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Thursday, 28 November 1985
Page: 2495


Senator GIETZELT (Minister for Veterans' Affairs)(5.21) —The Government will have to reject the amendment, and I will give reasons why. I do not think that the Opposition or the Australian Democrats appreciate the immensity of what the proposed new sub-clauses seek to do. The requirement that there be a reasonable hypothesis for a connection with service is the only change in the standard of proof applied to claims lodged before 15 May. I am referring to clauses 20, 42, 43 and 44 of the Veterans' Entitlements (Transitional Provisions and Consequential Amendments) Bill. I do not think it is an unreasonable requirement that there be at least a reasonable hypothesis of a service connection before a pension is payable. That ought to be fairly fundamental.

By lodging a claim a claimant is in fact asserting that there is a connection with war service. Pension entitlements flow from a determination of a liability on the Commonwealth to pay a pension. The mere lodgement of a claim carries no vested right to have that claim determined irrespective of legislative amendments. The Senate Standing Committee on the Scrutiny of Bills has accepted that no retrospectivity is involved in the provisions of the Veterans' Entitlements (Transitional Provisions and Consequential Amendments) Bill.

I do not know whether the Opposition appreciates the enormity-I stress, the enormity-of the consequence of adding proposed new sub-clause (9) to clause 119. This would have the consequence that every decision involving the granting or refusing of a pension or increasing or refusing to increase a rate of pension would be cancelled. In other words, every pension granted after 15 May 1985 would be taken away under this amendment that the Opposition has moved. The same would apply to any increase in the rate of pension, such as that granted to a totally and permanently incapacitated pensioner.

Since the amendments to the standard of proof section came into operation on 6 June 1985, about 18,000 pension claims and applications have been determined at the primary level of the new determining system. Some 1,800 applications for review have been determined at the Veterans' Review Board level, and two applications have been reviewed by the Administrative Appeals Tribunal. At least 12,100-that is, over 60 per cent-of these decisions were in favour of a veteran or his or her dependant. My advice is that if the Opposition were to persist with this amendment it would cancel those 12,000-plus favourable pension decisions.

On what basis is this action to cancel a pension justified? Imagine the outrage in the veteran community that this would cause. Presumably the effect of the proposed amendment would be also that substantial amounts paid as pensions will have to be repaid to the Commonwealth. I draw Senator Lewis's attention to the administrative chaos that this amendment would cause.

While proposed new sub-clause (9) to clause 119 is misconceived, its suggested basis is that a claim may have been rejected under the standard of proof provisions of the Repatriation Act as amended in June and a claimant may be disadvantaged if such a claim were successful under the revised provisions in clause 119. In the case of a claim rejected at the Repatriation Commission level since 6 June 1985, there is a period of 12 months in which an applicant may seek a review by the Veterans' Review Board. Where the Veterans' Review Board reviews such a matter after 6 December 1985, it will be required to apply new clause 119 to clause 20 and clause 43 of the Veterans' Entitlements (Transitional Provisions and Consequential Amendments) Bill. A dissatisfied claimant can ensure the application of the modified section 119 simply by availing himself of the normal review mechanisms.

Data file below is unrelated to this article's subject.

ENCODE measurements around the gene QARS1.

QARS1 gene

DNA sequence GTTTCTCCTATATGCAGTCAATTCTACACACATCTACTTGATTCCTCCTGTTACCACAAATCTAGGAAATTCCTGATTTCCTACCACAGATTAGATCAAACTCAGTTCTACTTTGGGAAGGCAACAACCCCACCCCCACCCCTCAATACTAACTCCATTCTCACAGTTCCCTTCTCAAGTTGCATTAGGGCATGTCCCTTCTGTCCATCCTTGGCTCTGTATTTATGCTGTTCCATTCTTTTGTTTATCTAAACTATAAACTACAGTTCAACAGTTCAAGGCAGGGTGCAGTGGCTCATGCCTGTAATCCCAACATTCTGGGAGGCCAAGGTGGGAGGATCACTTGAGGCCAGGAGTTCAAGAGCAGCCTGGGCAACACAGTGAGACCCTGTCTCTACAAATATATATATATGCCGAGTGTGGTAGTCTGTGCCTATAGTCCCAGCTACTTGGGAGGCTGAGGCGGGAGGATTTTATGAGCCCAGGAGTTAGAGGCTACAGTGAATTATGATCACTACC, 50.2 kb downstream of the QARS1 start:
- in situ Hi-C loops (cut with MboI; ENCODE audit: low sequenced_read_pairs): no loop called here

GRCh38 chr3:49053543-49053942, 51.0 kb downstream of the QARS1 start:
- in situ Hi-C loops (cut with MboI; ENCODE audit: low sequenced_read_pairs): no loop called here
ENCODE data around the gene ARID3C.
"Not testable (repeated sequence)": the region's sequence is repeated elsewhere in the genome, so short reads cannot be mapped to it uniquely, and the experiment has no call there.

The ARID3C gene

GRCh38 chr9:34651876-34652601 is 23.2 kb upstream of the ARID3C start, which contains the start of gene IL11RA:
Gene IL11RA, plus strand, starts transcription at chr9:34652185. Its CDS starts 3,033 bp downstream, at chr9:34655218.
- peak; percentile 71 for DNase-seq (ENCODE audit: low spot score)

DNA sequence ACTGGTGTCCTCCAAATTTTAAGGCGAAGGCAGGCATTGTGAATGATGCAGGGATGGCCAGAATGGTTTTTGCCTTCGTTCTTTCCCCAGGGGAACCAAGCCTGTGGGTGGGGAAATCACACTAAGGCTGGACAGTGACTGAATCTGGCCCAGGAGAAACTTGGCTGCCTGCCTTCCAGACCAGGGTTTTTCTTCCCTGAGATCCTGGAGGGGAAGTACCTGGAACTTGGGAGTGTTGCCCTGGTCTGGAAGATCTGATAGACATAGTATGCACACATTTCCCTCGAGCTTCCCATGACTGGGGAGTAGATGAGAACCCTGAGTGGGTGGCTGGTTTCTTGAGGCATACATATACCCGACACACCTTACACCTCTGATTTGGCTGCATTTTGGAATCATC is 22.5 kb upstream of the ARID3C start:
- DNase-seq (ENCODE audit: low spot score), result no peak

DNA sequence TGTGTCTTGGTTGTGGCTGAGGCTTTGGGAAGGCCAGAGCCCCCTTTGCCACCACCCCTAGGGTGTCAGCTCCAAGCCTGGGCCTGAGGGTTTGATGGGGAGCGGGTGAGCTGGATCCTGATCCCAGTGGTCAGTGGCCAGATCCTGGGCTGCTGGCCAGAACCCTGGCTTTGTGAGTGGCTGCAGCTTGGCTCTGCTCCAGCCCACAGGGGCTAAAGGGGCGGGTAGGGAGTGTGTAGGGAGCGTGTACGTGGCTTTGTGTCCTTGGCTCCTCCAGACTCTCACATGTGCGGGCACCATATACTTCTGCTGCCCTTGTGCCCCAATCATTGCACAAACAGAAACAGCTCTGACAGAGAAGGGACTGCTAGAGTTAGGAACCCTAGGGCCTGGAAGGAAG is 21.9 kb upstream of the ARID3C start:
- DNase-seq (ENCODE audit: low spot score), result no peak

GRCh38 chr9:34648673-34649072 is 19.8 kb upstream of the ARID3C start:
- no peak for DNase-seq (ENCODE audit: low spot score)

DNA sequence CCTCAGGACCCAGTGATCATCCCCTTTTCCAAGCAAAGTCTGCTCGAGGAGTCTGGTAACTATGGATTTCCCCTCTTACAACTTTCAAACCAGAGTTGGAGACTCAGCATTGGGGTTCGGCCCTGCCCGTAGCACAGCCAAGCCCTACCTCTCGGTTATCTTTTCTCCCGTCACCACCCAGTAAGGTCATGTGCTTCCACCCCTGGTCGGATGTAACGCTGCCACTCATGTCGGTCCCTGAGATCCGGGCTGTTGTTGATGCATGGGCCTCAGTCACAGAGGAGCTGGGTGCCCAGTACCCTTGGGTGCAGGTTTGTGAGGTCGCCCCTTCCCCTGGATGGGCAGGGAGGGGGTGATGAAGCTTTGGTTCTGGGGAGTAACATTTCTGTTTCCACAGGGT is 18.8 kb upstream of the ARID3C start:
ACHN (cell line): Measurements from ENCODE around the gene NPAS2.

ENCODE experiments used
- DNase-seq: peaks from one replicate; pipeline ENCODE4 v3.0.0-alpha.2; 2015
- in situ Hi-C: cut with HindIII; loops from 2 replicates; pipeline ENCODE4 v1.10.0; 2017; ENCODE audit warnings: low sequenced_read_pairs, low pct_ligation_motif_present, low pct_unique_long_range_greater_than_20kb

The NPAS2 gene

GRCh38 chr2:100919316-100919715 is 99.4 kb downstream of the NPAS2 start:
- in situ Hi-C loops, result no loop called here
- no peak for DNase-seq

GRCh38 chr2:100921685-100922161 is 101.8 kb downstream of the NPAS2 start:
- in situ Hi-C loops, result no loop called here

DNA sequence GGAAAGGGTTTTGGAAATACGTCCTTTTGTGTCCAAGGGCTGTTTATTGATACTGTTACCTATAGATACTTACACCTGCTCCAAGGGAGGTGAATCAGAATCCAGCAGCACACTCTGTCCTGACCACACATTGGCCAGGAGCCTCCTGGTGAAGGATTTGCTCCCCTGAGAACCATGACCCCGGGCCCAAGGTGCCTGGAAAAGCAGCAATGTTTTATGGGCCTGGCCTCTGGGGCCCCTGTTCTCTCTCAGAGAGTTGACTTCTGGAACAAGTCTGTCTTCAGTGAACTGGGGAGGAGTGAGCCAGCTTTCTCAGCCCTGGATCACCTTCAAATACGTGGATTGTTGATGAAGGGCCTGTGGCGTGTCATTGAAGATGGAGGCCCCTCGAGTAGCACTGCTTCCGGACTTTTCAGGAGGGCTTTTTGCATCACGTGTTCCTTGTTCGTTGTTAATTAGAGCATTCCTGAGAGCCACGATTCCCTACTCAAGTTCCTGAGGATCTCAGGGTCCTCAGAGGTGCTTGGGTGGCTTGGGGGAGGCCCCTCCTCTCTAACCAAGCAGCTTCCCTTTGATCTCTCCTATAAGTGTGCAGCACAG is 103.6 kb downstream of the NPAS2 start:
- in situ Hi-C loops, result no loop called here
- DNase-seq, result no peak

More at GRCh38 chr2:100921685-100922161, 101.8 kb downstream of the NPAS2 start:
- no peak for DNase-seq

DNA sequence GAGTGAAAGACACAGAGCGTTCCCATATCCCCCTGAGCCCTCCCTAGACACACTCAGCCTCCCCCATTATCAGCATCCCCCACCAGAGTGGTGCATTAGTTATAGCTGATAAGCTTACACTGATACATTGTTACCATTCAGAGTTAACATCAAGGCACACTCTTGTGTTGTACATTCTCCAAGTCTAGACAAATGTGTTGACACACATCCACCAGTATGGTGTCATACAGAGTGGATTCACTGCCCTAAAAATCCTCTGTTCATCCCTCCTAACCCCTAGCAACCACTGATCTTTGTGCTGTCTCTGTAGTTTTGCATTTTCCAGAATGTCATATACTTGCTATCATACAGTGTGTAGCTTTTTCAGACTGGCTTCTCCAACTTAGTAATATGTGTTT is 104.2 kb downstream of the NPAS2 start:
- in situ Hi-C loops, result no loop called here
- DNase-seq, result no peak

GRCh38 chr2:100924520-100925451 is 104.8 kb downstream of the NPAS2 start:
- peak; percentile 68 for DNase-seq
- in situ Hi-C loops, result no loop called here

The same principle will apply where people's claims have been rejected at the Veterans' Review Board level and they appeal to the AAT. Such a review of the decision of the Veterans' Review Board will ensure that a claim is reconsidered by the AAT on the basis of new clause 119 as applied to clauses 20 and 43 of the transitional provisions Bill.

In order to satisfy Senator Lewis I am happy to undertake that the question of whether any cases might have been disadvantaged as a result of those changes will be examined. I am advised by my officers, who obviously have the responsibility in this area, that there are likely to be some 200 cases involved. If any disadvantage is identified in any of these cases, the Repatriation Commission has advised-I remind the Committee that the Repatriation Commission is an independent statutory authority-that it will arrange for those cases to be referred for immediate review.

It is not considered appropriate that a ministerial decision on what constitutes hazardous service be subjected to external review. I spoke about that previously. Whilst acknowledging that there is a technical defect in some of these areas, it would be a matter of some great consequence if the Opposition were to pursue the amendment that it has moved. I urge, therefore, on the basis of stability and continuity, that the existing clause stand as printed.